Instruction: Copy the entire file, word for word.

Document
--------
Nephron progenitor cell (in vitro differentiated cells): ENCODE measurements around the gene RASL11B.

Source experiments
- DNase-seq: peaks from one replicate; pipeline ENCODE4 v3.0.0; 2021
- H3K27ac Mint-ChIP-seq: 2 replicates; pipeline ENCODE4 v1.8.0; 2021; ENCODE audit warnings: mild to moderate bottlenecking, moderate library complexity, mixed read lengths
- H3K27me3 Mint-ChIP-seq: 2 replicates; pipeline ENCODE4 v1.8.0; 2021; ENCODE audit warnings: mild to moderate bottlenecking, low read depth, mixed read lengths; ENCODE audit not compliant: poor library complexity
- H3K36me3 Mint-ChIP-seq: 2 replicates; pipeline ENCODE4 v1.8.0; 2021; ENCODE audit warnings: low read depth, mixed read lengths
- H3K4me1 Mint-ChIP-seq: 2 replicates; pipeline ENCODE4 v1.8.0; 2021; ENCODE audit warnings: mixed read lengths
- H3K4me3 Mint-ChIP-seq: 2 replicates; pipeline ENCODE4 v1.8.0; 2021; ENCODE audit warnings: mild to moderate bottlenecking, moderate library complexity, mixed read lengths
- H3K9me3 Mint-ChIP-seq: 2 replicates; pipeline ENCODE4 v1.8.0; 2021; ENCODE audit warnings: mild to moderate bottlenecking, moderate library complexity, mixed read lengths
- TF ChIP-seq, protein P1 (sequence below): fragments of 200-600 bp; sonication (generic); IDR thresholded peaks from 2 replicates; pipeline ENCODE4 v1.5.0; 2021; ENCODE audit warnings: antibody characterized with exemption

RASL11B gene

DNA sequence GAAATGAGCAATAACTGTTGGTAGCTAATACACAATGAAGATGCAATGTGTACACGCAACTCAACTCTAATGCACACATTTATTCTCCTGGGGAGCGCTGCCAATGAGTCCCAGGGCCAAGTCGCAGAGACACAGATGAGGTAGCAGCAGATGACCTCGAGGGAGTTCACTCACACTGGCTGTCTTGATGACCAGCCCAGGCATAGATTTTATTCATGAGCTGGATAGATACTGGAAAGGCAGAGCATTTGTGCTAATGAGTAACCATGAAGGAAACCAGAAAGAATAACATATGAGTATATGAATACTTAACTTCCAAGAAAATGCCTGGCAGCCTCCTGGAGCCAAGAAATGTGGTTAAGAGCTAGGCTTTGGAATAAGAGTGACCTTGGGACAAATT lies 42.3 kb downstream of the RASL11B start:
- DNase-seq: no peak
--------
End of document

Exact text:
Nephron progenitor cell (in vitro differentiated cells): ENCODE measurements around the gene RASL11B.

Source experiments
- DNase-seq: peaks from one replicate; pipeline ENCODE4 v3.0.0; 2021
- H3K27ac Mint-ChIP-seq: 2 replicates; pipeline ENCODE4 v1.8.0; 2021; ENCODE audit warnings: mild to moderate bottlenecking, moderate library complexity, mixed read lengths
- H3K27me3 Mint-ChIP-seq: 2 replicates; pipeline ENCODE4 v1.8.0; 2021; ENCODE audit warnings: mild to moderate bottlenecking, low read depth, mixed read lengths; ENCODE audit not compliant: poor library complexity
- H3K36me3 Mint-ChIP-seq: 2 replicates; pipeline ENCODE4 v1.8.0; 2021; ENCODE audit warnings: low read depth, mixed read lengths
- H3K4me1 Mint-ChIP-seq: 2 replicates; pipeline ENCODE4 v1.8.0; 2021; ENCODE audit warnings: mixed read lengths
- H3K4me3 Mint-ChIP-seq: 2 replicates; pipeline ENCODE4 v1.8.0; 2021; ENCODE audit warnings: mild to moderate bottlenecking, moderate library complexity, mixed read lengths
- H3K9me3 Mint-ChIP-seq: 2 replicates; pipeline ENCODE4 v1.8.0; 2021; ENCODE audit warnings: mild to moderate bottlenecking, moderate library complexity, mixed read lengths
- TF ChIP-seq, protein P1 (sequence below): fragments of 200-600 bp; sonication (generic); IDR thresholded peaks from 2 replicates; pipeline ENCODE4 v1.5.0; 2021; ENCODE audit warnings: antibody characterized with exemption

RASL11B gene

DNA sequence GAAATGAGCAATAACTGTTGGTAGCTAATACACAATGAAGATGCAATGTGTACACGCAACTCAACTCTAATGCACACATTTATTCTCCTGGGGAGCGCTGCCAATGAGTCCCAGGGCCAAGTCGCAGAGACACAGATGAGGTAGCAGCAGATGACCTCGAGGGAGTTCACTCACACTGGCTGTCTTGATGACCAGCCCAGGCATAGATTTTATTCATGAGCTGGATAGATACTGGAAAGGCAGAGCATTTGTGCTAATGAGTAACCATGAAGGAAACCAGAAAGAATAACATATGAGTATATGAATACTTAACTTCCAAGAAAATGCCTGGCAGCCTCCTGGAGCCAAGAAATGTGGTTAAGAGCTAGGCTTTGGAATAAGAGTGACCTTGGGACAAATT lies 42.3 kb downstream of the RASL11B start:
- DNase-seq: no peak